James Ashwell, founder of Unforgettable.org reveals that the connections your child can make with someone with dementia can be helped along with a range of games and activities.
Mum always loved children. As well as being a mother of four, she also worked as a scout leader. Sadly, she never got to meet her own grandchildren, as her first grandson was born a week after she died with frontotemporal dementia. However, the enjoyment she got from spending time with children was clear right into the later stages of her condition.
Even when she seemed at her least responsive, she would immediately come alive when there were children around. I think it was because her nurturing instinct was so deeply ingrained, that even when dementia had robbed her of many of her other abilities and thoughts, she would still respond to children.
I strongly believe that encouraging children and those with dementia to spend time together can be extremely beneficial, both for building an awareness and understanding in young people about dementia, but also for the person with the condition, as it helps them to feel happy and content.
Products – particularly those based around games, puzzles and activities – can be a great way for a forging a bridge between a child and someone with dementia. Below, I’ve suggested a selection that your loved one may enjoy using with children of different ages.
Products for 3-5 years
Colouring and painting books
Doing artistic activities is a great way for a young child and someone with dementia to spend time together. Colouring can be a very engrossing and calming activity and there are a range of books out there that range in ability depending on the age of your child and the stage of dementia that your loved one is at. For younger children, painting books that use water to paint onto a picture so that the colours start to appear can be a great starting point and immensely satisfying for all involved.
Try: Active Minds Painting Book, £9.99
Kids may love bringing their favourite story book for Grandma or Grandpa to read to them, but you can also get picture books that are suitable for adults, and which they can look at together. Just the action of turning the pages and looking at the images can be a great bonding activity for children and someone with dementia.
If your loved one with dementia is struggling to complete jigsaws with lots of pieces, there are still puzzles they could complete with a grandchild. Dementia-suitable jigsaws, which are made up of 12 or 13 pieces, have specially designed pieces and are made of hard-wearing material are ideal for children as well. The pictures used on them will appeal to children – pets, trains, seaside scenes – while maintaining the dignity of someone with dementia.
Try: 13-piece Jigsaw Puzzle, £12.49
There is something extremely therapeutic about rolling out shapes with modelling dough, which makes it an ideal activity for both those with dementia and young children. As co-ordination diminishes in someone with dementia, they’ll enjoy activities where they can use larger movements – thinking rolling or squashing – and modelling dough is ideal for this. Children at this age will have a similar level of co-ordination so will enjoy creating figures and shapes with your loved one with dementia.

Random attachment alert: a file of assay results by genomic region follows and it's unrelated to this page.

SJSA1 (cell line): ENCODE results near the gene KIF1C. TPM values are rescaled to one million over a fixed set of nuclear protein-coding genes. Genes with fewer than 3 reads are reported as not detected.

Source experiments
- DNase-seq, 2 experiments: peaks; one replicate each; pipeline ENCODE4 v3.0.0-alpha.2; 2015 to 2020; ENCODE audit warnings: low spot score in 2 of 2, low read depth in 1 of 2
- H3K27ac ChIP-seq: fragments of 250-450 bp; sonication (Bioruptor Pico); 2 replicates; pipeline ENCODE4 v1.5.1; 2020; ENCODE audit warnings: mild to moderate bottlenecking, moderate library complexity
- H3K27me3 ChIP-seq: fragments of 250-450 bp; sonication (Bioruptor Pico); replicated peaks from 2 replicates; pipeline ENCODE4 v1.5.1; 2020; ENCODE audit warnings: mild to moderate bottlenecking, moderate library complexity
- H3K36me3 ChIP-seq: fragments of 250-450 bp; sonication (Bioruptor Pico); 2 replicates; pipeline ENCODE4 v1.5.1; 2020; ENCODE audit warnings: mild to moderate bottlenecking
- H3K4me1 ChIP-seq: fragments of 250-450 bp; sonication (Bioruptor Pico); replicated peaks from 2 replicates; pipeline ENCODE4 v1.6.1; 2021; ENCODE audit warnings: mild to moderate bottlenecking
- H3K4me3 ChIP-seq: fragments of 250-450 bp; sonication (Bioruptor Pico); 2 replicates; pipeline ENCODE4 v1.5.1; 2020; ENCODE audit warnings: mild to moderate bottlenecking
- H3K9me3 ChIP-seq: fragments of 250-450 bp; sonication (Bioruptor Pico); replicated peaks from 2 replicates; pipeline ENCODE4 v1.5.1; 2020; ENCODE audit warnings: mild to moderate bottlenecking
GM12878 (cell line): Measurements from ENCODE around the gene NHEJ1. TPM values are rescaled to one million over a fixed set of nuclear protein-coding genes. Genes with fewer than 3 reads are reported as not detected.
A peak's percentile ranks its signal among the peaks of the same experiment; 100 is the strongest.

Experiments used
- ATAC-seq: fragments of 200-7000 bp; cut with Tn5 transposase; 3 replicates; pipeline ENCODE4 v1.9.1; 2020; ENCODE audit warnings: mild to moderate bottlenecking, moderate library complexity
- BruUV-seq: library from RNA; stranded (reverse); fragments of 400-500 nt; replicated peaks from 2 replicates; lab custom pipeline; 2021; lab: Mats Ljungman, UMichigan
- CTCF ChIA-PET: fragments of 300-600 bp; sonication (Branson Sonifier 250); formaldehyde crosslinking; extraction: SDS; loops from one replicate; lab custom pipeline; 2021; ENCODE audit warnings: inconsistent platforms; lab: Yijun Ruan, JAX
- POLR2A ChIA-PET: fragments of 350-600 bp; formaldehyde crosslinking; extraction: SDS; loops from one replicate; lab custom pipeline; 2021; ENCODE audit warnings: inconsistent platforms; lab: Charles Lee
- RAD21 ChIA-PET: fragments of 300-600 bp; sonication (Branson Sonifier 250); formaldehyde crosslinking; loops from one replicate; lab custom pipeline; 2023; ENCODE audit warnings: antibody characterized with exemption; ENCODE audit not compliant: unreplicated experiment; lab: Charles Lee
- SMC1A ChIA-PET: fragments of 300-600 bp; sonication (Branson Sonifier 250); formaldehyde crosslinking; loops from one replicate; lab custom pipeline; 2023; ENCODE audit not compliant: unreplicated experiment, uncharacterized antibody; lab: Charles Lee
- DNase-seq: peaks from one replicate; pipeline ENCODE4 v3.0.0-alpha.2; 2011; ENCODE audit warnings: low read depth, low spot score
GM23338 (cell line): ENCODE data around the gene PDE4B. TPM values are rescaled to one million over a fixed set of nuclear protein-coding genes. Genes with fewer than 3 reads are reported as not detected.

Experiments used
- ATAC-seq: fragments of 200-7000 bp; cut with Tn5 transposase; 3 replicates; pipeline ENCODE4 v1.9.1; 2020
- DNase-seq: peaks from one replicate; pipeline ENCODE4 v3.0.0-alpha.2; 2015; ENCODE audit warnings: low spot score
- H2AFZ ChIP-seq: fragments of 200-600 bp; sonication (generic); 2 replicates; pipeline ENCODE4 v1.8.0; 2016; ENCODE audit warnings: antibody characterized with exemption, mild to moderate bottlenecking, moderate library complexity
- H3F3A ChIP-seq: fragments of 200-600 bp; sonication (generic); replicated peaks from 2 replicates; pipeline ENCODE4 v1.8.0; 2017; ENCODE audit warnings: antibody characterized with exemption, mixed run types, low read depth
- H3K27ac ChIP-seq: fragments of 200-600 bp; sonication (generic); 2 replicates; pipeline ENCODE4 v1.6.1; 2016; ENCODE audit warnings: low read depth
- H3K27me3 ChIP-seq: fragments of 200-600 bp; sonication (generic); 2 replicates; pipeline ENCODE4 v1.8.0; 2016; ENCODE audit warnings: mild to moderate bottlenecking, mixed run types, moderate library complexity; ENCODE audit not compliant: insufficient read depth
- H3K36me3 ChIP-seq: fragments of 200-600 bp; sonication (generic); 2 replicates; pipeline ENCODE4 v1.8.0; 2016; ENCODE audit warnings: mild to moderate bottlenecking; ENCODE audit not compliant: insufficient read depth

Try: Wheat & Gluten-Free Modelling Dough, £10.49
Products for 8-10 years
Card and board games
As children get older, they’ll love playing different board games with someone with dementia. Much like you would when picking a game for a child, you’ll need to think about the stage of dementia the person is at, to ensure they will understand how to play the game.
Older children may enjoy crafting, because it provides a project and finished result which is satisfying. For someone with dementia, crafts are great for providing a sense of purpose and achievement once it’s made.
Try: Glitter Mask Activity Pack, £25.19
Reminiscence books and cards
As someone with dementia struggles to live life in the present, they’ll find enjoyment in looking back at pictures from the past. Children at this age are inquisitive and articulate enough to be able to ask questions about the pictures, and encourage the person with dementia to talk about days gone by.
Products suitable for all ages
Whether it’s a game of skittles, horseshoe or croquet, kids will love getting outside and playing some garden games. If the person with dementia is also reasonably mobile, they’ll be able to join in. Many garden games may be ones that a loved one with dementia will remember playing when they were a child, providing a great opportunity for them to reminisce, while bonding with the child.
Try: Brightly Coloured Plastic Skittles, £8.39
For more information on how products can help someone with dementia and to see a range of items that are suitable for both children and adults affected by the condition, visit www.unforgettable.org.
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